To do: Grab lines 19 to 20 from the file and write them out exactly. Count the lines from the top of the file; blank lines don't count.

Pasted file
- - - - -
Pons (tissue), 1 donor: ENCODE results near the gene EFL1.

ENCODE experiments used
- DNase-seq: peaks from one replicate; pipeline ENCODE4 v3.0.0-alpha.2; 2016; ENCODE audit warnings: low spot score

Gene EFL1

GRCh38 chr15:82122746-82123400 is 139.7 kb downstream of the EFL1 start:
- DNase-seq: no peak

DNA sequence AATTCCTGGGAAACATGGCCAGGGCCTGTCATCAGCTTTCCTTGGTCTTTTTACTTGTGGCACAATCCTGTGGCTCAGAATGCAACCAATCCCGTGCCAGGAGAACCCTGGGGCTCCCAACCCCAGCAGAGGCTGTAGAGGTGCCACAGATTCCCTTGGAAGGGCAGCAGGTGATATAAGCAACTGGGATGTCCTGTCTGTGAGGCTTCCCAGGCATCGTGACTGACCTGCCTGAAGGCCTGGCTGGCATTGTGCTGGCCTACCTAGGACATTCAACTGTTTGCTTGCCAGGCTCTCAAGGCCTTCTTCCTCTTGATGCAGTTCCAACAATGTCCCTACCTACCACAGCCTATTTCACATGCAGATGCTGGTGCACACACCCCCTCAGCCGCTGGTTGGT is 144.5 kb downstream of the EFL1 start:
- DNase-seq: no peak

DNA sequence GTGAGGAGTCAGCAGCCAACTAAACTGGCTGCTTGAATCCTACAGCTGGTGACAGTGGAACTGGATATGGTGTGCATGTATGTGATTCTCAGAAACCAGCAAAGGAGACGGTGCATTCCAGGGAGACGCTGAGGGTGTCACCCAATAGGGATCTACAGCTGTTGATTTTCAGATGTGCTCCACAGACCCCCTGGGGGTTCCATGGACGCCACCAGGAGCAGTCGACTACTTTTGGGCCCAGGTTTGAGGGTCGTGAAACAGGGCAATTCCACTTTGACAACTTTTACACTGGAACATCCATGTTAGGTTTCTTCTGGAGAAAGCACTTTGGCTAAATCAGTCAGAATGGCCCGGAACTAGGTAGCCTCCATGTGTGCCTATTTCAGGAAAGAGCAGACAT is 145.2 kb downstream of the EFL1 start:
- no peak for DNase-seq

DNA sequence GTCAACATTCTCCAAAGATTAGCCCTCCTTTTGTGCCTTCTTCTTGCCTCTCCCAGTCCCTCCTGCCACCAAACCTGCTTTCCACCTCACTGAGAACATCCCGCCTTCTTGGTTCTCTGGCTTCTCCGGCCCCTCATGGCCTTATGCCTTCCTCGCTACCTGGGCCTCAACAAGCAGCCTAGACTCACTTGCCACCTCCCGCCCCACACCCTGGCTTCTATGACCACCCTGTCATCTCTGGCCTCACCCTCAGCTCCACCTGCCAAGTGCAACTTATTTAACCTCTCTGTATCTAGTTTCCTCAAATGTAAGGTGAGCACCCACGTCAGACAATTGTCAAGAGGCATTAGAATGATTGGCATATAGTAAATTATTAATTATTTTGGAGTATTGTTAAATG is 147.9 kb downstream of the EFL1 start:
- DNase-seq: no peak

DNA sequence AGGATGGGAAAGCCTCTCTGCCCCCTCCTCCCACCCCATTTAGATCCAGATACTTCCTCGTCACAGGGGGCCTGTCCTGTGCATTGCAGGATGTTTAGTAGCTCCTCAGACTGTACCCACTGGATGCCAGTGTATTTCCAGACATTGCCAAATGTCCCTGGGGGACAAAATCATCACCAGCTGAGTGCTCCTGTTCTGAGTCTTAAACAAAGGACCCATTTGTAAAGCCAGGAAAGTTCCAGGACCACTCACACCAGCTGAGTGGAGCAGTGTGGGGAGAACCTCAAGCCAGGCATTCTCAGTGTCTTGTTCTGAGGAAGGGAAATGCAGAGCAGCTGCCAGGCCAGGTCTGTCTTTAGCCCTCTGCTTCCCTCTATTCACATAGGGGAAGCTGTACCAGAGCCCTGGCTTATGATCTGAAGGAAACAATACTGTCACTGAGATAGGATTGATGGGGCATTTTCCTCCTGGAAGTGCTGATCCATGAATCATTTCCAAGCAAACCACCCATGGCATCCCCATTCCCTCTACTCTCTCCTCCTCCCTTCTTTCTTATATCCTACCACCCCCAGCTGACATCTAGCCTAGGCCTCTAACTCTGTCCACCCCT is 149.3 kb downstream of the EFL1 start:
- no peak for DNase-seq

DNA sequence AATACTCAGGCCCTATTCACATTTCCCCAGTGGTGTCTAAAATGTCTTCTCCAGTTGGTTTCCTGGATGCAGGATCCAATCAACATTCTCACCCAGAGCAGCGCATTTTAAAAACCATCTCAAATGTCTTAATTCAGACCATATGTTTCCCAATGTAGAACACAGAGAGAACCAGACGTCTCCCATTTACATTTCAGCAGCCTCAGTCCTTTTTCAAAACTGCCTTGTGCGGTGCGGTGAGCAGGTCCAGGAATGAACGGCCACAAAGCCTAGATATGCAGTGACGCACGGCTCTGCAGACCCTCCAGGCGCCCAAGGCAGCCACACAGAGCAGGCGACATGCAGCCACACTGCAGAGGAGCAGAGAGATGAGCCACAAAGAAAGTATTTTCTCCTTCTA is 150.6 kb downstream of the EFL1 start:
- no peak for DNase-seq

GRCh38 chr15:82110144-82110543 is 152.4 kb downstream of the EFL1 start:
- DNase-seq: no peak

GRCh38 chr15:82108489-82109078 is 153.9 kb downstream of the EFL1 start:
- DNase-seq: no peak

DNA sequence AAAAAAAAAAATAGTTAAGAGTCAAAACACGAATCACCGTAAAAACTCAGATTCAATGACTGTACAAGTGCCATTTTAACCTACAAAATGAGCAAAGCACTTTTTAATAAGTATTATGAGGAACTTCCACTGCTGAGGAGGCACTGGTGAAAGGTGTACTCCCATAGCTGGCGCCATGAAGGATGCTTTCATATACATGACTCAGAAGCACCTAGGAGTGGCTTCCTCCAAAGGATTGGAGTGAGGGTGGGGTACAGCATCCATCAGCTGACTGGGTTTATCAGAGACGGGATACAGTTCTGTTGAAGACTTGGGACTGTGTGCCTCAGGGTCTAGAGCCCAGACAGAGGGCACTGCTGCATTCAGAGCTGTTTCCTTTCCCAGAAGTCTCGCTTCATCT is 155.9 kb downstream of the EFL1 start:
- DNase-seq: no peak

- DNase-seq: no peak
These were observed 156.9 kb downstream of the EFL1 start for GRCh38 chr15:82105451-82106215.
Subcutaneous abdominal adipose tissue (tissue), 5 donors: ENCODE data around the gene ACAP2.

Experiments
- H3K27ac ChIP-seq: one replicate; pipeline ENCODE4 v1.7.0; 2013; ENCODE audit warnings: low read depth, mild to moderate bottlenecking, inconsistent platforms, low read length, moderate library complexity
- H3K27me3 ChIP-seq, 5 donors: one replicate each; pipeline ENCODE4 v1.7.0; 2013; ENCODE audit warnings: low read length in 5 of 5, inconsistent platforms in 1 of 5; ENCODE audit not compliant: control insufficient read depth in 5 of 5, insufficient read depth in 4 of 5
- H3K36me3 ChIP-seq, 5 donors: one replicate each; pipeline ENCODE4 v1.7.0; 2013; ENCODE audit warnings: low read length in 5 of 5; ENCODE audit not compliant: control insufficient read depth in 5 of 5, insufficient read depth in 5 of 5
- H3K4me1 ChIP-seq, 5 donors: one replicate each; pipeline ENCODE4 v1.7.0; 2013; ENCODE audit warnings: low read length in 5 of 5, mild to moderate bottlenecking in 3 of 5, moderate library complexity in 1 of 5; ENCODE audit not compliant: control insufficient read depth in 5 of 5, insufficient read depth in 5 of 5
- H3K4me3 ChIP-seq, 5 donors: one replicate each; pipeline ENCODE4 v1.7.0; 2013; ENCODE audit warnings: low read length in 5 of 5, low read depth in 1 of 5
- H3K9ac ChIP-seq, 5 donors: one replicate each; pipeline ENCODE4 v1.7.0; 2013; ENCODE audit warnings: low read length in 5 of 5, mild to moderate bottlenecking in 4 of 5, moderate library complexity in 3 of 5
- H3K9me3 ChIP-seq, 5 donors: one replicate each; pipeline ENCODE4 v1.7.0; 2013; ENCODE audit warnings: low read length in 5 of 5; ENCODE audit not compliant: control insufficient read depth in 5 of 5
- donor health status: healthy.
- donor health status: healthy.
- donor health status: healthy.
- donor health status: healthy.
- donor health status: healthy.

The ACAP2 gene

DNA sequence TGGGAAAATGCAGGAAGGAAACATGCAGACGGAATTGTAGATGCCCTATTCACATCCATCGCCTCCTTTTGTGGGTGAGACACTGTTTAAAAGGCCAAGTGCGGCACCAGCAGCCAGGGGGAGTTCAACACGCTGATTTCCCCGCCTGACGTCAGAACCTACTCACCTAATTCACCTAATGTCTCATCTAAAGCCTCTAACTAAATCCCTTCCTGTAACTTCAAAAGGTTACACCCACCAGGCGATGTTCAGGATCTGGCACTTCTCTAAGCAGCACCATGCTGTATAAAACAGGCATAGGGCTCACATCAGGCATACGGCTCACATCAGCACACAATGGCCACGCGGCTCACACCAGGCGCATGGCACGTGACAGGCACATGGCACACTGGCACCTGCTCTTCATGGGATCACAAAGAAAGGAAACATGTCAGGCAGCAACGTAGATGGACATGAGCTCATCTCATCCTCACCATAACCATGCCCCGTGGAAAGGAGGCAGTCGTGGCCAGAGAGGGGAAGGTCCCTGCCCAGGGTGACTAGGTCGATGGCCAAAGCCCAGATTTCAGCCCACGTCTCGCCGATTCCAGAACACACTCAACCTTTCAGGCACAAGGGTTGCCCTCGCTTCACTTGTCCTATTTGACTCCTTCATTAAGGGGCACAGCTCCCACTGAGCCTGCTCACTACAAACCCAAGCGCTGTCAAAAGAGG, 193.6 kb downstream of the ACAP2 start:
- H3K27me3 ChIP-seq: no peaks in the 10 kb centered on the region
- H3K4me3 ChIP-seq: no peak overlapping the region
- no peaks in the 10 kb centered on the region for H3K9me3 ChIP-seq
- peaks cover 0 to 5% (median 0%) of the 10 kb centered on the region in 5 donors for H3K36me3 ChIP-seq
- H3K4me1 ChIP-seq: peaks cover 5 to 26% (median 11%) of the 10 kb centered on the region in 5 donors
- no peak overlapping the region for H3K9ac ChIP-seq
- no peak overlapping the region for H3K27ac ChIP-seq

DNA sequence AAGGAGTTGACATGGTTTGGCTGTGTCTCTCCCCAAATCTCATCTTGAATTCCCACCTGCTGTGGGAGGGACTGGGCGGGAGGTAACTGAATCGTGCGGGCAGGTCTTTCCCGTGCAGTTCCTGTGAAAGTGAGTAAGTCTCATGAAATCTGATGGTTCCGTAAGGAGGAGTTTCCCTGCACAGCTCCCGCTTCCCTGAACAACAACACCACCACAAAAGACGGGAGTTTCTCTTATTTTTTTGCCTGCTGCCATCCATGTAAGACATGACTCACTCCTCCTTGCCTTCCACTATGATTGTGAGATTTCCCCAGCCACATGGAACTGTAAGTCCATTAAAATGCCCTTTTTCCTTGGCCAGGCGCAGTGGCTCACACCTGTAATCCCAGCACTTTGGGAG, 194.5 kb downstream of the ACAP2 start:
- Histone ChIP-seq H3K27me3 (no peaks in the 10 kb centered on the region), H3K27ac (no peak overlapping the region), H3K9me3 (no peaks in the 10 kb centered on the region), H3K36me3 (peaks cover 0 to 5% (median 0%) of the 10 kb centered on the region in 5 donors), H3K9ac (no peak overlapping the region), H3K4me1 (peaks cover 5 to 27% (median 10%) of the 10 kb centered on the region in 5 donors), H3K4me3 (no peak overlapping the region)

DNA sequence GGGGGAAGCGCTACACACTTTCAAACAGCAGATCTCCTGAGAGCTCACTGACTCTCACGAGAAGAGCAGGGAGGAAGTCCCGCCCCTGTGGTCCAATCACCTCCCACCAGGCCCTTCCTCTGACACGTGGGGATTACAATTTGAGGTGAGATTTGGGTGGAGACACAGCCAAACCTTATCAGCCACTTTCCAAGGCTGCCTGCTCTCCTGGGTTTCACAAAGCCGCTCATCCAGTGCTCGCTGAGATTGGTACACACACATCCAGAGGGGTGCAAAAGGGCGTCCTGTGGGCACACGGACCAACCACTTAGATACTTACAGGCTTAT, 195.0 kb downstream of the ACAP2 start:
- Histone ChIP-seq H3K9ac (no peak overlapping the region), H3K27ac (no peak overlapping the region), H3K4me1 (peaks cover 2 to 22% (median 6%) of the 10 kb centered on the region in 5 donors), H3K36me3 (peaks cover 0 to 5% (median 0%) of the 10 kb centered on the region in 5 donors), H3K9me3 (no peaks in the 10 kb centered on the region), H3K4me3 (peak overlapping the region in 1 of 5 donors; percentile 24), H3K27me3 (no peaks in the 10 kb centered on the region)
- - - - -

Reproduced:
GRCh38 chr15:82108489-82109078 is 153.9 kb downstream of the EFL1 start:
- DNase-seq: no peak